I am very similar to Carol in the meat eating area. I will not eat sheep, veal, or any other baby animals. I will not eat wild meat (how’s that for a conundrum since their quality of life is a million times better than that of those on a factory farm). For me, I live in one of those worlds where I try not to think about where meat comes from. Sad but true. I am finally getting away from factory farmed meat and this is because I am aware of how inhumanely these animals are treated. I do eat far less meat than I used to and not for health reasons, for animal reasons.

    I eat meat because I like the way it tastes. If I ever had to kill an animal for meat, I’d become an instant vegetarian. If the day ever came where I inherited a flock of chickens or herd of cows, well, I’d have a bunch of pet chickens and cows.

    I admire people who have made the choice not to eat meat, I think it’s entirely possible I may make it there some day.

    Thank you for writing this Leila.

  • Faith says

    One other thing, I think a lot of people eat meat because it’s easier to let other people do the “dirty work” of killing the animals. Ignorance is bliss.

  • katie says

    I just wanted to comment on the first half of your post, which hit me more than the meat-eating vs. not, LOL!, although I find it an interestingly passionate debate.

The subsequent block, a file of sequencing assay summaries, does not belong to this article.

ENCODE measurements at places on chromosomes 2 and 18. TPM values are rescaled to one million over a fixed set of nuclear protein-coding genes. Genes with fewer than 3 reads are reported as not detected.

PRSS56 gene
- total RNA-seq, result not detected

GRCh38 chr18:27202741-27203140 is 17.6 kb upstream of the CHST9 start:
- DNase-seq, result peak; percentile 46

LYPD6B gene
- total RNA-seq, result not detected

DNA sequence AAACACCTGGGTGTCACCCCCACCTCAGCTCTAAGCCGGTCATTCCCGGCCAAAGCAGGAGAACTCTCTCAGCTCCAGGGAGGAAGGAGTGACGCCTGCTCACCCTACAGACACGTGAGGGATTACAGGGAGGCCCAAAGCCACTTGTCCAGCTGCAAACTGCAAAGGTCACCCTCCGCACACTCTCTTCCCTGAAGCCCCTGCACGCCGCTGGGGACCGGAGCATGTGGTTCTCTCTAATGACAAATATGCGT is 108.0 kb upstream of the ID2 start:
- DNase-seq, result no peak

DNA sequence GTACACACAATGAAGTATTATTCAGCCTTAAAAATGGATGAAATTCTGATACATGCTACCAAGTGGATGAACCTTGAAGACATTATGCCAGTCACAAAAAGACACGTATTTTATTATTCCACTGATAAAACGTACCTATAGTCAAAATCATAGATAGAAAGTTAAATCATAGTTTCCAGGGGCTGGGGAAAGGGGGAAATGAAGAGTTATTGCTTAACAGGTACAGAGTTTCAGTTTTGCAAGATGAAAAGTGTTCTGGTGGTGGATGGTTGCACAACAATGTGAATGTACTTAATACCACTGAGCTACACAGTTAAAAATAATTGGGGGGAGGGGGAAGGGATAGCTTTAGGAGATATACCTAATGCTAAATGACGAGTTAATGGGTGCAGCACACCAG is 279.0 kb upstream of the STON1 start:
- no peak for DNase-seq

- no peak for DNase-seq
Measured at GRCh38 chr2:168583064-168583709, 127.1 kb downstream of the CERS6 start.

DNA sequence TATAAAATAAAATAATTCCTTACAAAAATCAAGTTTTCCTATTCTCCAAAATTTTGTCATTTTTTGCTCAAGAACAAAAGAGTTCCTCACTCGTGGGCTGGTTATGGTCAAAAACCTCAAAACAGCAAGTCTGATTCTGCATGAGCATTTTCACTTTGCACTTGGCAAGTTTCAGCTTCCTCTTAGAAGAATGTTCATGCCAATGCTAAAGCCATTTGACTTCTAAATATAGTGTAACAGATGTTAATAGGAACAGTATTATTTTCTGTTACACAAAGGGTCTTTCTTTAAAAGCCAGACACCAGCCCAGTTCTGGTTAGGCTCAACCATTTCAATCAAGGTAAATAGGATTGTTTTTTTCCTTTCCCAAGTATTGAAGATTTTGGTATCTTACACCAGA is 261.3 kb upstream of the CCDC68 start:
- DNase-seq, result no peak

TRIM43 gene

I am currently working up at the prison (William Head) right now, acting in a play with the inmates. This is my 2nd year performing there, amongst former drug dealers, murderers, robbers, etc. (They don’t allow rapists or pedophiles into the program out of safety concerns for the women) Before this experience I had never even known a soul who had broken the law, never mind to such an extreme degree. Now some of my best friends are guys on parole for some pretty extreme crimes. But they have done their time, have spent a LOT of time thinking about their crimes (10 – 20 yrs!) and are trying to now live their life with a minimal negative impact on others, and give back to the communities which they have hurt.

    Before all of this, I hated criminals, I didn’t see them as humans. Now I see that just like everyone else, they are individuals who have made choices, and sometimes those choices are fused with their personalities (some of the guys are….sketchy), and sometimes it was just a poor judgement call, but their inherent personality can be salvaged.

    One of my friends who came and saw the show I did last year (who is also an SPCA volunteer, funny how we all find each other!) told me that meeting the criminals face-to-face changed her opinion on criminal punishment. Also, one of the guys compared the rush of walking on stage every night with the feeling he got walking into a bank he was about to rob.

    I am not trying to “sway” anyone, but rather just wanted to share my experience, because I was such a different person before this experience. I completely understand the mindset of dehumanizing criminals, and often don’t share my experience with others because of their judgements. Just like a lot of people feel they can’t share their eating habits with others.